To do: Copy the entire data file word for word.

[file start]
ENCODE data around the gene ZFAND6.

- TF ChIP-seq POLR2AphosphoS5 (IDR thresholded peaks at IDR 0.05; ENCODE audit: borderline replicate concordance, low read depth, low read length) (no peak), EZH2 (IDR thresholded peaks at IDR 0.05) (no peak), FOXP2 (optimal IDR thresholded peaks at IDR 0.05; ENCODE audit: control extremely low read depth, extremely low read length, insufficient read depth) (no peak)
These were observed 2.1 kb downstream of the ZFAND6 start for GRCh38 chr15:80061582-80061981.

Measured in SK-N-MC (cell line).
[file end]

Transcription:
ENCODE data around the gene ZFAND6.

- TF ChIP-seq POLR2AphosphoS5 (IDR thresholded peaks at IDR 0.05; ENCODE audit: borderline replicate concordance, low read depth, low read length) (no peak), EZH2 (IDR thresholded peaks at IDR 0.05) (no peak), FOXP2 (optimal IDR thresholded peaks at IDR 0.05; ENCODE audit: control extremely low read depth, extremely low read length, insufficient read depth) (no peak)
These were observed 2.1 kb downstream of the ZFAND6 start for GRCh38 chr15:80061582-80061981.

Measured in SK-N-MC (cell line).